Photo: Members of the Bedouin "camel cavalry" near Damascus, Syria, 1940.
He who knows not his own soul, how shall he know the soul of another? and he who only knows hand and foot, how shall he know the Godhead? The prophets are unequal to understanding this matter; why dost thou foolishly claim to do so? When thou hast brought forward a demonstration of this subject, then thou wilt know the pure essence of the faith; otherwise what have faith and thou in common? thou hadst best be silent, and speak not folly. The learned talk nonsense all; for true religion is not woven about the feet of everyone.
'The Enclosed Garden of the Truth'
by Hakim Sanai (Author), Kieron d Moore (Editor), M T Stephenson (Translator)
Sanai's book The Enclosed Garden of the Truth, a treatise on God and the seekers journey to Him, forms one part of three highly influential early Sufi works. The others being Attar's Conference of the Birds and Rumi's Masnavi. Sanai's work is considered to be the first to use poetry to express religious, spiritual and mystical ideas. Rumi acknowledges both Sanai and Attar as having a major influence on his own poetry and stated 'Attar is the soul and Sanai the two eyes'. But for all its influence the book was largely unknown to the English speaking world until Stephenson researched and translated the work culminating in the edition of 1910. His translation, largely an academic work, printed in prosed paragraph form.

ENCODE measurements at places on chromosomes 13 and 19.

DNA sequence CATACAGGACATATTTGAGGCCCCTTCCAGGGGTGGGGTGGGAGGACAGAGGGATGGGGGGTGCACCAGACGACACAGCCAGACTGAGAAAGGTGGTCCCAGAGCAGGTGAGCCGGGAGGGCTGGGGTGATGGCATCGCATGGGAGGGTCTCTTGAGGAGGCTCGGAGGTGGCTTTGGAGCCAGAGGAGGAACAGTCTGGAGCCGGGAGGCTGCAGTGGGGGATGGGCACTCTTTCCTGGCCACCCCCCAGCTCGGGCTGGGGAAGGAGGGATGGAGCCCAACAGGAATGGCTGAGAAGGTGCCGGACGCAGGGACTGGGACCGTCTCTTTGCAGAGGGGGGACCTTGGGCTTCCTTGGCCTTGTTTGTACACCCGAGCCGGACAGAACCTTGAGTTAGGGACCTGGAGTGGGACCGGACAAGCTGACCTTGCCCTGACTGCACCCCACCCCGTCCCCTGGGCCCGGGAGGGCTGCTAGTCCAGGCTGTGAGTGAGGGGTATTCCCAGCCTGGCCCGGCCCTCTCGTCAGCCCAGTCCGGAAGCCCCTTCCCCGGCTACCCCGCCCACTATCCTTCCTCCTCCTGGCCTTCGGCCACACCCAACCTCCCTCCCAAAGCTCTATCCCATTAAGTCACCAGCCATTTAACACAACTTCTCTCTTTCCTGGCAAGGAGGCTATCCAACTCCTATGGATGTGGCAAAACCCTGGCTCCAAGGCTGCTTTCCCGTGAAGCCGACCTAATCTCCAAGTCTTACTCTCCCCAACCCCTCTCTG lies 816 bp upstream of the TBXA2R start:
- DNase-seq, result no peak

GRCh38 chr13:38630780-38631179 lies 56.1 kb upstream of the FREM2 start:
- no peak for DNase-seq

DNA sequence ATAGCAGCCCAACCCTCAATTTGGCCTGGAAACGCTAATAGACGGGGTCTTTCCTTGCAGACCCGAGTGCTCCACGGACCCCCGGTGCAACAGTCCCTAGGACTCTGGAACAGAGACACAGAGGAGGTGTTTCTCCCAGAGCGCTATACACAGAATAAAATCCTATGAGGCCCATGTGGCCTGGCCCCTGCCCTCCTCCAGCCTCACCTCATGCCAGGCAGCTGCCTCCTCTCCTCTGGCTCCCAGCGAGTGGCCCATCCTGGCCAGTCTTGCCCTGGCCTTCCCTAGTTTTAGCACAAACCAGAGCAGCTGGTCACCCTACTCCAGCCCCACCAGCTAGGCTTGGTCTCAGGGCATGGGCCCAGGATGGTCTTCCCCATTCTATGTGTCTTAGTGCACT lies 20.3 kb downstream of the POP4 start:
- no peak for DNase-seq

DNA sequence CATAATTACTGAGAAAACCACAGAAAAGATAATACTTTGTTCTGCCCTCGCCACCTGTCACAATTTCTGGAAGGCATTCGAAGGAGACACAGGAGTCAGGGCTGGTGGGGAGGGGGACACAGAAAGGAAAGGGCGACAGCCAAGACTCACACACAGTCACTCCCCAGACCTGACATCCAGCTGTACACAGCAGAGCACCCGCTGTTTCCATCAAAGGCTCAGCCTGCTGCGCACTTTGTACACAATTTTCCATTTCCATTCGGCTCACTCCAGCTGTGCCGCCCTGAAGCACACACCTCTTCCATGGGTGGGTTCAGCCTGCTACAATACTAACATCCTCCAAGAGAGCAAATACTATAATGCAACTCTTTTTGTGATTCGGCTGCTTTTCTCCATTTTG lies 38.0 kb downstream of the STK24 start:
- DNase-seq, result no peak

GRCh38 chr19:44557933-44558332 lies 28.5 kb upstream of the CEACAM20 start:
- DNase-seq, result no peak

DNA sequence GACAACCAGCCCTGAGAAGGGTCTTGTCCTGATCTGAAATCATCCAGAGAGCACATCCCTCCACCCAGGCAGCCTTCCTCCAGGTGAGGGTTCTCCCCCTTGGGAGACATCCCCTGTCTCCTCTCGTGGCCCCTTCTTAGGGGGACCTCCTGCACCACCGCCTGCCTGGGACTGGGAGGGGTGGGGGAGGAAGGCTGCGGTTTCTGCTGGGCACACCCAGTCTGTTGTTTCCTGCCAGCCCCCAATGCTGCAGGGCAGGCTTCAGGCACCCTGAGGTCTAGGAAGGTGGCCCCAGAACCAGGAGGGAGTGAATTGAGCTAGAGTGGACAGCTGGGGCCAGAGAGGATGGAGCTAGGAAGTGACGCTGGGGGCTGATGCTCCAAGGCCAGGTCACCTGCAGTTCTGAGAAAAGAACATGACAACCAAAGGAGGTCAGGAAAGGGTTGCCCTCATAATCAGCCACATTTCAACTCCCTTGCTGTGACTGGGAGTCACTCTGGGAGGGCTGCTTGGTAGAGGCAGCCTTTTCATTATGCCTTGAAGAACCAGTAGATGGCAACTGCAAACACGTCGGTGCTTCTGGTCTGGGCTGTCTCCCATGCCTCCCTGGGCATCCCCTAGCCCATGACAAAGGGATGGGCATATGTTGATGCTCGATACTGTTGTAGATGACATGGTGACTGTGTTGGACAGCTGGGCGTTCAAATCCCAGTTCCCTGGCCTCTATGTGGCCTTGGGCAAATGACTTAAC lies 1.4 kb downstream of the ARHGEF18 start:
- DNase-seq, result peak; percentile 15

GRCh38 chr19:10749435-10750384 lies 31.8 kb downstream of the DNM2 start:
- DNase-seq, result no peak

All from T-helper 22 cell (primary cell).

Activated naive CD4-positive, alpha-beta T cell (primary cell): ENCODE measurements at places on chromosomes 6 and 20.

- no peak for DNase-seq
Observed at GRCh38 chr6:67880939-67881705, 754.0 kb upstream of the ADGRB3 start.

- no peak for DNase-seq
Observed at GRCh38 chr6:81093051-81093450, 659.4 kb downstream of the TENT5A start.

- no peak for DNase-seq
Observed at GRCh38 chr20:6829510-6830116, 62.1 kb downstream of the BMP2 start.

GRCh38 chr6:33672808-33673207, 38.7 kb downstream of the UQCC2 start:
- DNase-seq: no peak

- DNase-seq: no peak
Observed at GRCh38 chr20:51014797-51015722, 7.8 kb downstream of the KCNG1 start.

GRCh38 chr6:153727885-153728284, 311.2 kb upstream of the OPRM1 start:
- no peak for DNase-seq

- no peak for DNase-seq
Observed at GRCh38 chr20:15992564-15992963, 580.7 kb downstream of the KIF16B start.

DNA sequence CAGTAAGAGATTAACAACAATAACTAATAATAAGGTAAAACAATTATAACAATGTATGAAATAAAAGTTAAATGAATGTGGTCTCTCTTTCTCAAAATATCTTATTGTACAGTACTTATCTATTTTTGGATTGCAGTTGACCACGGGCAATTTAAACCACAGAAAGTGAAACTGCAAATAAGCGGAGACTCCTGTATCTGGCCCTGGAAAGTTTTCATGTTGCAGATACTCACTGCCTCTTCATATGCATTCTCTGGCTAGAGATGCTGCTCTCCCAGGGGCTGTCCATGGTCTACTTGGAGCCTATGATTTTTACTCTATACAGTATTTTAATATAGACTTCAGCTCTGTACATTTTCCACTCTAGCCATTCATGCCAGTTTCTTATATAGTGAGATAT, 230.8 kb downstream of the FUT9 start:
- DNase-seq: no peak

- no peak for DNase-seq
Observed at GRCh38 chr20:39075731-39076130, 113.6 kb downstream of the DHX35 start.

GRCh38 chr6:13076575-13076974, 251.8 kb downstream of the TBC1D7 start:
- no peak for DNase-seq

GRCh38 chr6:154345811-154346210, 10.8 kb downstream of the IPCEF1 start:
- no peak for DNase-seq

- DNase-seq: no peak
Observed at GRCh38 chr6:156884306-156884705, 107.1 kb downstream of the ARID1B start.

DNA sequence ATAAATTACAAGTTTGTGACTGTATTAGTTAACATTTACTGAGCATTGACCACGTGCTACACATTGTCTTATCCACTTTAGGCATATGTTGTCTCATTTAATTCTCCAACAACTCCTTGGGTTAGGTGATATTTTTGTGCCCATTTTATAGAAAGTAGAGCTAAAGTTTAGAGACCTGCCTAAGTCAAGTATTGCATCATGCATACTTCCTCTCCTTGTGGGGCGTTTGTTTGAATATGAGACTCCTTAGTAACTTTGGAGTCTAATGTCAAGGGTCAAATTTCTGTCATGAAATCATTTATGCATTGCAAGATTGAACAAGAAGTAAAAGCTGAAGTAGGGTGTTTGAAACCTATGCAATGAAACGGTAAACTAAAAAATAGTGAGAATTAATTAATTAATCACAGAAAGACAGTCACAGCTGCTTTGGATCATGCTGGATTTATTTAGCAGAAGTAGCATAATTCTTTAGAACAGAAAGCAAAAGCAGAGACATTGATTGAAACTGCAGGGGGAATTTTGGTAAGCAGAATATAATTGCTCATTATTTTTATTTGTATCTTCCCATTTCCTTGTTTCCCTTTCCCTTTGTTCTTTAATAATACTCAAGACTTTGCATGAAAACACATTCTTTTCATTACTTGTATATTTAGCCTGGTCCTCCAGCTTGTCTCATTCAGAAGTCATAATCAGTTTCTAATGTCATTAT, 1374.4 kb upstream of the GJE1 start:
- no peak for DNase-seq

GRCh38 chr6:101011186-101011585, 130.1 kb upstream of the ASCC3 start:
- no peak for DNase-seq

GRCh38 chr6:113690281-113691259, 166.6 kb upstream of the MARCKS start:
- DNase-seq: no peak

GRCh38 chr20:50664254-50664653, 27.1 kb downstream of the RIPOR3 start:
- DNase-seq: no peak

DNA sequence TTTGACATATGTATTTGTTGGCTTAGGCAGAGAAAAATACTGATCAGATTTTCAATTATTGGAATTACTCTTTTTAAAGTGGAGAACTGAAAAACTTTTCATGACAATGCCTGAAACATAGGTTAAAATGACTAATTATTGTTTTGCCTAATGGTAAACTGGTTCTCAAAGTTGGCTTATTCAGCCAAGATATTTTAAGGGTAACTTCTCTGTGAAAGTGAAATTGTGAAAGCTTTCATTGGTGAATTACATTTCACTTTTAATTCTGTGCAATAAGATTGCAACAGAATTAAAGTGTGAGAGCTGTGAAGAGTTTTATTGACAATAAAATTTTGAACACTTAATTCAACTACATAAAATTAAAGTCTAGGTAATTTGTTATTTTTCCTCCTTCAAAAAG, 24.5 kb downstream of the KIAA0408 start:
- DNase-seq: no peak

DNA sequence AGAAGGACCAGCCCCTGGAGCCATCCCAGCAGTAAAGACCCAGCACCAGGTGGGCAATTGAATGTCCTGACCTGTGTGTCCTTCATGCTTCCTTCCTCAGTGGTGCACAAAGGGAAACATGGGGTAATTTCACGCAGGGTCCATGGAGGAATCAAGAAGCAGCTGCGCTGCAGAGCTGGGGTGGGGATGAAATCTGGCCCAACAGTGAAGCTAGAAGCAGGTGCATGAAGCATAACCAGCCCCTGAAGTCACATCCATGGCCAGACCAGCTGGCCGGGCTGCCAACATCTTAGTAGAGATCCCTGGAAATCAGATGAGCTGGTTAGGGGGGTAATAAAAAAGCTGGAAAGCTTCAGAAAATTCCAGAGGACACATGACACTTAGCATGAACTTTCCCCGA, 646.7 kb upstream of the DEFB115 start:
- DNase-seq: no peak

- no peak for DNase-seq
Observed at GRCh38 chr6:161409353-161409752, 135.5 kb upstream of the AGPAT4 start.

Our objectives within this new edition have been:
* to return the verse structure to the poem;
* to remove all spelling mistakes and punctuation errors;
* some rearrangement of misplaced sections;
* introduction of topic specific titles;
* to research and explain all obscure and vague statements within the poem;
* to discover the mystical, spiritual and religious teachings to which many of the verses refer
* to discover the likely source books which would have been available and appear to have influenced Sanai.
* And ultimately to present a book in which its original beauty and inspiration is allowed to shine through for today's reader.